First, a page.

by John Brandon

8 IT Lessons Learned From the 2012 Summer Olympics

Aug 14, 20125 mins
Business IntelligenceConsumer ElectronicsIT Strategy

The 2012 London Olympics weren't just about athletic prowess. This year's games saw more data leave Olympic Park and move around the world than ever before. The applications, infrastructure and technical know-how required to pull this off offers valuable lessons for CIOs as they plan IT projects.

America is still celebrating the Summer Olympics in London, where our athletes dominated in many sports and took home more medals than any other country. For CIOs, a major sporting event that attracted more than 1 billion visitors to its official website and double the number of viewers to the NBC Olympics website provides a good lesson in how to manage your infrastructure, prevent unexpected outages and keep company operations smooth even during massive spike sin network traffic.

The eight IT lessons listed below can help you improve services in your data center or beef up just-in-time network monitoring.

1. Business Intelligence Can Expose Data in New Ways

London 2012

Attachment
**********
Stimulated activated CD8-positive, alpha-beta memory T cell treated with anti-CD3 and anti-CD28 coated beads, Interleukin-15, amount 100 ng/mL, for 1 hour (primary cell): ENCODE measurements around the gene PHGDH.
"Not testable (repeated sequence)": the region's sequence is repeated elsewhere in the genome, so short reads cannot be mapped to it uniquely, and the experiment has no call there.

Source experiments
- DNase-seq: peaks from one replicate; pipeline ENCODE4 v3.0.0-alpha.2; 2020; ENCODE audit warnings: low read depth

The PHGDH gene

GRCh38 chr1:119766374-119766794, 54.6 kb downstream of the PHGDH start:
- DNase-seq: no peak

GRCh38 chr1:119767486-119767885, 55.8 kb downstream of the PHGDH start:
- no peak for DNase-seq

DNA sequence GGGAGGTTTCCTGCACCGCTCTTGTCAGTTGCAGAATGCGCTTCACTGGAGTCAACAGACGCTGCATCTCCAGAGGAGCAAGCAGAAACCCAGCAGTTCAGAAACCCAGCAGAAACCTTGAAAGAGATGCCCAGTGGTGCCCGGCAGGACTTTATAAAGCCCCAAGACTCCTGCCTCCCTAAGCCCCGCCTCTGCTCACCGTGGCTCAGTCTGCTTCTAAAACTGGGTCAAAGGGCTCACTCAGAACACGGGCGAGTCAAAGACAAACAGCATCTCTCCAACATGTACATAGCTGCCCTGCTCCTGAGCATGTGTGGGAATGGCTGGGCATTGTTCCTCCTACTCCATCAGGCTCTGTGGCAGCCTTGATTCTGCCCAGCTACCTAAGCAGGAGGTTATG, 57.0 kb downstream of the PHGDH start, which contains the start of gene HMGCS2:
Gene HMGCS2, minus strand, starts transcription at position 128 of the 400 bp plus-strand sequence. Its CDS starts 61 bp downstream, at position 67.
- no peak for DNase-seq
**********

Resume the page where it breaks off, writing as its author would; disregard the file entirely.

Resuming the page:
QlikTech revealed some surprising facts during the games when it ran a live QlikView business intelligence app for 30 popular athletes. You can quickly pivot the data to see why Anthony Deighton, the CTO at QlikTech, says this BI app even helped viewers predict who might win the bronze, silver or gold for an event. The lesson is about discovery data that a CIO might not have seen before using quick, visual summaries. He says the convergence of social networking with business intelligence captures the power of crowds to speed decisions.

Slideshow: 10 Mobile Business Intelligence Apps for On-the-Go Analysis

2. Keep an Eye on Networks During Online Broadcasts

Mark Urban, a network security expert at Blue Coat, a company that makes an appliance for network caching, says one employee watching a high-definition stream of the Olympics can consume as much as 30 percent of a T1 line, according to the company’s own network monitoring. Urban says there are direct costs for this video saturation, most of them related to network management for live and recorded events. This year, he says, YouTube channel views alone doubled to 53 million.

Analysis: Linx Fortifies Internet Infrastructure for Olympics

3. Social Networking Can Cripple GPS Services

During one event in London, fans tweeting about a bicycle race interfered with network operations. The interruption meant broadcasters could not provide GPS-enabled information about the speed and location of the riders. Brian Jacobs, a senior product manager at Ipswitch Network Management, says the problem could have been prevented using network management software that puts a specific limit to activity on a particular website (including Twitter). For CIOs, the lesson is in making sure there is a contingency plan to keep a network up and running.

4. Stress-test Your Website With the Cloud